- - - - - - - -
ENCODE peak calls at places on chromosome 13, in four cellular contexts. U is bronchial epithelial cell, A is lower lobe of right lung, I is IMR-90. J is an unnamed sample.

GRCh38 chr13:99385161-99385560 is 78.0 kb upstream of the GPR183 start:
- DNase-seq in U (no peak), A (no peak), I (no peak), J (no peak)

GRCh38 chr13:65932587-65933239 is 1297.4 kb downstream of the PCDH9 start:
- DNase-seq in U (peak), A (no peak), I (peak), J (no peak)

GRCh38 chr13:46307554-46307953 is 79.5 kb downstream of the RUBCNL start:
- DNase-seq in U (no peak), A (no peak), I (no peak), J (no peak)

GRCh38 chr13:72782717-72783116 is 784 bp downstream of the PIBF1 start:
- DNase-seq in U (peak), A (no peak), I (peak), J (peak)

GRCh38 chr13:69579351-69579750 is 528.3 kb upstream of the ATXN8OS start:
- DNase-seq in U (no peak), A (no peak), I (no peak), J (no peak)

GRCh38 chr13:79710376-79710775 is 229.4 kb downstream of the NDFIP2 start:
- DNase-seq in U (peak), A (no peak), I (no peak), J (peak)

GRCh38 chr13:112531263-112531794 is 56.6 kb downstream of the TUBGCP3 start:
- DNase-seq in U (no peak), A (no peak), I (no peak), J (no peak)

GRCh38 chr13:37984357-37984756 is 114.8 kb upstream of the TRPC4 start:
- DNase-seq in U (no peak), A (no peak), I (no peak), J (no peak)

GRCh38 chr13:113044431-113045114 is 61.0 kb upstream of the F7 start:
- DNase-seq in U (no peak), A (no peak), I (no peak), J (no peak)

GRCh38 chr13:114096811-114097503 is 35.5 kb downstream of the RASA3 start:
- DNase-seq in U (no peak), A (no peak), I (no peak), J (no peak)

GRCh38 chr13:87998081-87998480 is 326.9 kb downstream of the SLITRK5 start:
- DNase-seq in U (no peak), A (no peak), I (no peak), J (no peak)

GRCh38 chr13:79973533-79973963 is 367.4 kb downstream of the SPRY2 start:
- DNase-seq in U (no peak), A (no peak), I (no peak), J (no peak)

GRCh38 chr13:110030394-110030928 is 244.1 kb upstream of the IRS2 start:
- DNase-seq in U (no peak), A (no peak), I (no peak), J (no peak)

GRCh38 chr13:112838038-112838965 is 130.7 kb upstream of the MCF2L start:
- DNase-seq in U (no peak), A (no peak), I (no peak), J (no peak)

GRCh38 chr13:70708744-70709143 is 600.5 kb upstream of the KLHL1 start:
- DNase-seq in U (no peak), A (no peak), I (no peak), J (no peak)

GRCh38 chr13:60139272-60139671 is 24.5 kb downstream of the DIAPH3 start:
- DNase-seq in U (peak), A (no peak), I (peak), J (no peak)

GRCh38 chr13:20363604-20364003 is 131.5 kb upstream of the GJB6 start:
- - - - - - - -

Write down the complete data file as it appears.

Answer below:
ENCODE peak calls at places on chromosome 13, in four cellular contexts. U is bronchial epithelial cell, A is lower lobe of right lung, I is IMR-90. J is an unnamed sample.

GRCh38 chr13:99385161-99385560 is 78.0 kb upstream of the GPR183 start:
- DNase-seq in U (no peak), A (no peak), I (no peak), J (no peak)

GRCh38 chr13:65932587-65933239 is 1297.4 kb downstream of the PCDH9 start:
- DNase-seq in U (peak), A (no peak), I (peak), J (no peak)

GRCh38 chr13:46307554-46307953 is 79.5 kb downstream of the RUBCNL start:
- DNase-seq in U (no peak), A (no peak), I (no peak), J (no peak)

GRCh38 chr13:72782717-72783116 is 784 bp downstream of the PIBF1 start:
- DNase-seq in U (peak), A (no peak), I (peak), J (peak)

GRCh38 chr13:69579351-69579750 is 528.3 kb upstream of the ATXN8OS start:
- DNase-seq in U (no peak), A (no peak), I (no peak), J (no peak)

GRCh38 chr13:79710376-79710775 is 229.4 kb downstream of the NDFIP2 start:
- DNase-seq in U (peak), A (no peak), I (no peak), J (peak)

GRCh38 chr13:112531263-112531794 is 56.6 kb downstream of the TUBGCP3 start:
- DNase-seq in U (no peak), A (no peak), I (no peak), J (no peak)

GRCh38 chr13:37984357-37984756 is 114.8 kb upstream of the TRPC4 start:
- DNase-seq in U (no peak), A (no peak), I (no peak), J (no peak)

GRCh38 chr13:113044431-113045114 is 61.0 kb upstream of the F7 start:
- DNase-seq in U (no peak), A (no peak), I (no peak), J (no peak)

GRCh38 chr13:114096811-114097503 is 35.5 kb downstream of the RASA3 start:
- DNase-seq in U (no peak), A (no peak), I (no peak), J (no peak)

GRCh38 chr13:87998081-87998480 is 326.9 kb downstream of the SLITRK5 start:
- DNase-seq in U (no peak), A (no peak), I (no peak), J (no peak)

GRCh38 chr13:79973533-79973963 is 367.4 kb downstream of the SPRY2 start:
- DNase-seq in U (no peak), A (no peak), I (no peak), J (no peak)

GRCh38 chr13:110030394-110030928 is 244.1 kb upstream of the IRS2 start:
- DNase-seq in U (no peak), A (no peak), I (no peak), J (no peak)

GRCh38 chr13:112838038-112838965 is 130.7 kb upstream of the MCF2L start:
- DNase-seq in U (no peak), A (no peak), I (no peak), J (no peak)

GRCh38 chr13:70708744-70709143 is 600.5 kb upstream of the KLHL1 start:
- DNase-seq in U (no peak), A (no peak), I (no peak), J (no peak)

GRCh38 chr13:60139272-60139671 is 24.5 kb downstream of the DIAPH3 start:
- DNase-seq in U (peak), A (no peak), I (peak), J (no peak)

GRCh38 chr13:20363604-20364003 is 131.5 kb upstream of the GJB6 start: